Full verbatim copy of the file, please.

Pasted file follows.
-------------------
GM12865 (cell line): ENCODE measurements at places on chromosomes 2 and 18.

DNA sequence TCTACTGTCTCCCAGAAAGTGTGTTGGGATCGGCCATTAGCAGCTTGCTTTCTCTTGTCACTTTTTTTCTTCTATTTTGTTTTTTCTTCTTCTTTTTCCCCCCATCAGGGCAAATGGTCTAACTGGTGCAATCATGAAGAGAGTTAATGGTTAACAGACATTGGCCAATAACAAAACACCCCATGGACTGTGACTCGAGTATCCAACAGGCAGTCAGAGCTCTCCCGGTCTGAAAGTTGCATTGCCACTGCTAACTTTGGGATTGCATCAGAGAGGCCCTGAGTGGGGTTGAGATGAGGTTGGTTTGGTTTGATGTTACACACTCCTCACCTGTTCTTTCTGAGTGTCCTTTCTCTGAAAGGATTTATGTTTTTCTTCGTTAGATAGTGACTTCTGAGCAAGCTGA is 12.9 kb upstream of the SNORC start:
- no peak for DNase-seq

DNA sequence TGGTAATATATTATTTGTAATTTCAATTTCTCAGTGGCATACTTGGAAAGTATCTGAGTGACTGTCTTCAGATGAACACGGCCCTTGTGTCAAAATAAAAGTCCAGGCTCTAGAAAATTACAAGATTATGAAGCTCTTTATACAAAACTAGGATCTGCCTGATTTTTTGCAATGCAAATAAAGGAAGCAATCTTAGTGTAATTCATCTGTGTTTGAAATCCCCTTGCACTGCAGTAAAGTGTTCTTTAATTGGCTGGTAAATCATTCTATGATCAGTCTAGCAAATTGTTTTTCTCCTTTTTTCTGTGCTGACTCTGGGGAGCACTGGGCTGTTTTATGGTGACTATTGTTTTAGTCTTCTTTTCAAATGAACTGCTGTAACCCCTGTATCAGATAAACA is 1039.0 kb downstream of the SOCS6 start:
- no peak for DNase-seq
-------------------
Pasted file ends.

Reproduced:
GM12865 (cell line): ENCODE measurements at places on chromosomes 2 and 18.

DNA sequence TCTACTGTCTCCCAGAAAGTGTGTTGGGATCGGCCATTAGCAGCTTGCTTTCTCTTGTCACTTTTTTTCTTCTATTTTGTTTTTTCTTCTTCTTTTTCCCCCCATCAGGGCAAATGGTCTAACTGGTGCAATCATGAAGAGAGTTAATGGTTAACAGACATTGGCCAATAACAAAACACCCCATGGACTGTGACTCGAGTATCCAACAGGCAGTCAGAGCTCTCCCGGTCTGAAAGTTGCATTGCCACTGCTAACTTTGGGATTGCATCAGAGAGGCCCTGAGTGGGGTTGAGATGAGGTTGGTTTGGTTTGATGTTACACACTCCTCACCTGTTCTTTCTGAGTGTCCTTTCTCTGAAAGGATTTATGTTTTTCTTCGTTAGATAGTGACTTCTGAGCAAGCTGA is 12.9 kb upstream of the SNORC start:
- no peak for DNase-seq

DNA sequence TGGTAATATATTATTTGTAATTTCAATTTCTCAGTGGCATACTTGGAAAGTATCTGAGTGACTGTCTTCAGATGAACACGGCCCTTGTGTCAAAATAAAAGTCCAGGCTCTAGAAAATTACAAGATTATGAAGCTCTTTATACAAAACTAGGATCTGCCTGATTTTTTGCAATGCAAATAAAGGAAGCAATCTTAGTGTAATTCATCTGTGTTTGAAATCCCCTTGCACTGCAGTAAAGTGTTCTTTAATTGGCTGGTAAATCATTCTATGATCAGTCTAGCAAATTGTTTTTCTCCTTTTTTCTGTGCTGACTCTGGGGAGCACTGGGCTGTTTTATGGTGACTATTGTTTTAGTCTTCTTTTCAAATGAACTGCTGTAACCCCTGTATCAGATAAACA is 1039.0 kb downstream of the SOCS6 start:
- no peak for DNase-seq